Germany has forged a reputation with its Energiewende flip over to renewables. But as construction of wind turbines stagnates, can it hit its ambitious climate targets?
As politicians struggled—and ultimately failed—to make a decisive push to rein in global CO2 emissions at the United Nations climate summit in Madrid in December, one piece of better year-end news for the climate made the rounds in Germany: wind energy became the nation’s most important power source in 2019, outstripping environmentally harmful lignite for the first time. Yet the German Wind Energy Association president, Hermann Albers, was quick to dampen any cheers, stressing that the industry was mired in a ‘serious crisis’.
Despite the glowing headlines, Germany’s once vibrant wind-energy sector is in the doldrums, with a steep slump in construction of windmills last year and a new law which threatens to cripple the industry. Amid mounting signs that Germany’s frontrunner position in wind energy is being blown off course, observers fear that, unless lawmakers throw their weight behind the sector, the country will not reach its 2030 renewables goals.
On paper, Germany has ambitious climate aspirations: in 2019 it outlined plans to boost renewables to 65 per cent of the power mix by 2030, one of its new climate targets. Wind energy is seen as a key contributor, meaning that the nation’s scope to strike these goals could be imperilled by the sector’s downturn. Thanks to the strong performance of wind-power generation, the renewable share of Germany’s total power consumption rose to 44 per cent in the first half of last year.
The country looks set to fall short of its climate goals for this year, not least because of its continued reliance on coal. This was underscored by the 2019 Bertelsmann Stiftung Sustainable Governance Indicators report on Germany: ‘Despite a strong push into renewable energy production and energy-efficient infrastructure, Germany will fail to meet its 2020 greenhouse-gas emissions-reduction goals. Part of the issue is the continued reliance on coal as the country seeks to phase out nuclear power by 2022.’
European Green Deal
Germany might even come under pressure to hike its renewable targets further, following the announcement by the European Commission president, Ursula von der Leyen, in December of a ‘Green Deal’ for the bloc, seeking to make it the first climate-neutral continent by 2050. The plan, an assortment of aims rather than binding measures, includes more ambitious 2030 emission-cutting targets—meaning that Germany, as the largest economy in the bloc, will have to up its game.
Meanwhile, the Social Justice Index recently published by the Bertelsmann Stiftung concluded that intergenerational injustice, and in particular the environmental legacy being passed on to younger generations, was ‘of grave concern’. It pointed out how climate protection had stalled in Germany and beyond.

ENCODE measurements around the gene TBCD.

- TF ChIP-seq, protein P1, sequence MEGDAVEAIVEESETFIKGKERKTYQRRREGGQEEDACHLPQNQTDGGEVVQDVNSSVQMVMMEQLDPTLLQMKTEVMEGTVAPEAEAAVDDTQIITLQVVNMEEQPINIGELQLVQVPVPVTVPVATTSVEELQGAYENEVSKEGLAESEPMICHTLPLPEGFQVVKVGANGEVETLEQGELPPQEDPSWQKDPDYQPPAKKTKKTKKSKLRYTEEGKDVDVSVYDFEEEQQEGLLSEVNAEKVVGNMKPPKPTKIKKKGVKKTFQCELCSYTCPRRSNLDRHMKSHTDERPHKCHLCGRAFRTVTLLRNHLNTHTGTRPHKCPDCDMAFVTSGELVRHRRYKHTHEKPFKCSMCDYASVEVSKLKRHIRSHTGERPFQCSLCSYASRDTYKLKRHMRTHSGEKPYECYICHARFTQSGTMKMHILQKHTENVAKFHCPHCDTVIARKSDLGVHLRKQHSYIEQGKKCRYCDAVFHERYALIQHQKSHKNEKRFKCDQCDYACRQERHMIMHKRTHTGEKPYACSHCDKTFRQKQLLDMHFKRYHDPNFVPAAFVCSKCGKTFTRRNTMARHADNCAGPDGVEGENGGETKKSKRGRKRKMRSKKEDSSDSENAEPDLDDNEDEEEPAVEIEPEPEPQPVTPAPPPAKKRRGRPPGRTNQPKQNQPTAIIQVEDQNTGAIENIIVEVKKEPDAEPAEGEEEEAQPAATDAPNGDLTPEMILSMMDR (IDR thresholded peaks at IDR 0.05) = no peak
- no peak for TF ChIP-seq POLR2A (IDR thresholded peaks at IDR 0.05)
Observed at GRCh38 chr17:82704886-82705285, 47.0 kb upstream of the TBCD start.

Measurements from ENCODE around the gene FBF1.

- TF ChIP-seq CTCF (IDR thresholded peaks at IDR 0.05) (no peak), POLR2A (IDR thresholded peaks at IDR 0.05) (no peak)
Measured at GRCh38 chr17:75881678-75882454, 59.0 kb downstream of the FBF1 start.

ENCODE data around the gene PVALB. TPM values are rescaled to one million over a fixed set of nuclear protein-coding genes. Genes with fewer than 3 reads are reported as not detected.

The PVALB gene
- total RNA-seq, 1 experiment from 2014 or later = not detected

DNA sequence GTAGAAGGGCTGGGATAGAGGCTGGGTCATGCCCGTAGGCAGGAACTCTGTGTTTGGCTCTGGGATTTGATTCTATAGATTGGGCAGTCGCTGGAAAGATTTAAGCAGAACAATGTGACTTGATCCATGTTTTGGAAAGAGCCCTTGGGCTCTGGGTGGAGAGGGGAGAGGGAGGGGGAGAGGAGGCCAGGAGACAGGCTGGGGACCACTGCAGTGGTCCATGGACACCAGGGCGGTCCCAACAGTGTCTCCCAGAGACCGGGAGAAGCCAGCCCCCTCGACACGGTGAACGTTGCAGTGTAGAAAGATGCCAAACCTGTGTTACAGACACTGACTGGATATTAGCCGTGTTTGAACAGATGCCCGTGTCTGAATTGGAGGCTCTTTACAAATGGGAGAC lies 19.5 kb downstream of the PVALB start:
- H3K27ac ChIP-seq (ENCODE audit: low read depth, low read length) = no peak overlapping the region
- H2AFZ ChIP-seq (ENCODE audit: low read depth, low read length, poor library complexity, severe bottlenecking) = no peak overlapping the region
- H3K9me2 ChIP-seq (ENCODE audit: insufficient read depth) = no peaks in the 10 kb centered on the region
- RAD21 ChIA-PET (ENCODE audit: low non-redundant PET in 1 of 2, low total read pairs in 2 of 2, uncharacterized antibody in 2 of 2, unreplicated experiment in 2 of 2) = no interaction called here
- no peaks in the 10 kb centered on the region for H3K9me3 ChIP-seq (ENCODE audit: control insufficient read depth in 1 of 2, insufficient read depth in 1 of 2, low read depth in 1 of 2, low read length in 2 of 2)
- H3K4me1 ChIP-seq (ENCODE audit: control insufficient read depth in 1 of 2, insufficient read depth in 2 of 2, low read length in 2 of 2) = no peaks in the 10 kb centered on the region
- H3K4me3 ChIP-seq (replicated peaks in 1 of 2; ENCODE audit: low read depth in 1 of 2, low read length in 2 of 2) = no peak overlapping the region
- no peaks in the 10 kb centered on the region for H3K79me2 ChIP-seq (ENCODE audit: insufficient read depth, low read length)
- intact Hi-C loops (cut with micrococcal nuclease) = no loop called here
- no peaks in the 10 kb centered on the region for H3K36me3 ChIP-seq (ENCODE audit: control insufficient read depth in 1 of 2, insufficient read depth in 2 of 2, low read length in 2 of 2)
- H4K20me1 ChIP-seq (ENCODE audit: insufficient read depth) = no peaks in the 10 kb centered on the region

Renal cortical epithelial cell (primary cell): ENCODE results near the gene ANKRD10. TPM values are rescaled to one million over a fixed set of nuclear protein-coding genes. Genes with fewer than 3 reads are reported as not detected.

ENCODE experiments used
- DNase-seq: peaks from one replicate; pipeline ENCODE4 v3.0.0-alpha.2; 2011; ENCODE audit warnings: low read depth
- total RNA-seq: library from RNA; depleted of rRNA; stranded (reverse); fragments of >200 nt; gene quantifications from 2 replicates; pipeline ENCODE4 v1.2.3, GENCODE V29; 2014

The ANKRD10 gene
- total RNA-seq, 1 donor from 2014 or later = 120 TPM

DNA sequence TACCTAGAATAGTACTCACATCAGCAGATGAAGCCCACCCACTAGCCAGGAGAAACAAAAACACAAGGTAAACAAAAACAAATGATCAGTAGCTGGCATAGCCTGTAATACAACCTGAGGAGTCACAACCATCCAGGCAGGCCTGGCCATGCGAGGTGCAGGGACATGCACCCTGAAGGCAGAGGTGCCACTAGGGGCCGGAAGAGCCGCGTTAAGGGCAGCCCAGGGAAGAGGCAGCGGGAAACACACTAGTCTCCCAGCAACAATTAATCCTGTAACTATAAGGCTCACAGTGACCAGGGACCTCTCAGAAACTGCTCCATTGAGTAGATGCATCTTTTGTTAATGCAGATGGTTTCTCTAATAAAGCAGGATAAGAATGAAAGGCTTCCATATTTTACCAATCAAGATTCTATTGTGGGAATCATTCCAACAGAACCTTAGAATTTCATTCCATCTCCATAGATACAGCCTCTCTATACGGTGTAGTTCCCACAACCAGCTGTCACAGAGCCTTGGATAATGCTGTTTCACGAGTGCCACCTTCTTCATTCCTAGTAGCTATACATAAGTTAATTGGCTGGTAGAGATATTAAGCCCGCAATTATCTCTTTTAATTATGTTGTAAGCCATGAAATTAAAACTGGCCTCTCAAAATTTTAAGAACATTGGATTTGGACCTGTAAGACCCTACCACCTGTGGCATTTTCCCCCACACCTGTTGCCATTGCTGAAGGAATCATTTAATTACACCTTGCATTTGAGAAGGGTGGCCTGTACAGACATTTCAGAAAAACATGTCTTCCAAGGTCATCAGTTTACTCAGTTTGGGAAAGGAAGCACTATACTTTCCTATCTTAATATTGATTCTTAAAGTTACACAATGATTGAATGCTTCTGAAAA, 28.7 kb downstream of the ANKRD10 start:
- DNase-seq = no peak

Become a Social Europe Member
Support independent publishing and progressive ideas by becoming a Social Europe member for less than 5 Euro per month. Your support makes all the difference!
Just three Nordic countries managed to secure more than half of the energy they consumed in 2019 from renewable sources, while for Germany this figure was around 14 per cent. Germany has a glowing report card for generating renewable electricity—but it still leans heavily on fossil fuels when it comes to other sectors, such as transport, heating and industry.
There is ample scope for Germany to generate more of its national power requirement from wind but, in the current political environment, the sector is being squeezed. The most important source of clean energy is being held back, including by a new law which requires onshore wind turbines to be at least 1,000 metres away from residential areas.
This calls into question the country’s position as a leading wind-power market, as well as the health of the sector. Premiers of Germany’s five northern coastal states recently called for the minimum distance to be renegotiated, arguing that it threatened a key industry of the future and national climate targets at the same time.
Feeling the heat
If no changes are made and decision-makers fail to throw their weight behind the sector, many fear that the German wind industry might follow in the footsteps of the solar industry. This went bust after a boom in the early 2000s, losing its leadership position to Chinese firms.
German businesses are already feeling the heat: last year the wind-energy company Senvion went bankrupt. Key problems are anti-turbine sentiment and legal battles which have delayed the construction of windmills, making turbine projects an uphill struggle. Nordex, for example, has said it offsets its lacklustre business in Germany with new business elsewhere in Europe, as well as in other markets such as Turkey and India.
Germany’s international reputation, including Angela Merkel’s ‘climate chancellor’ image, is gradually wearing thin—as the reality of its green-energy roll-out fails to keep pace with its lofty aspirations.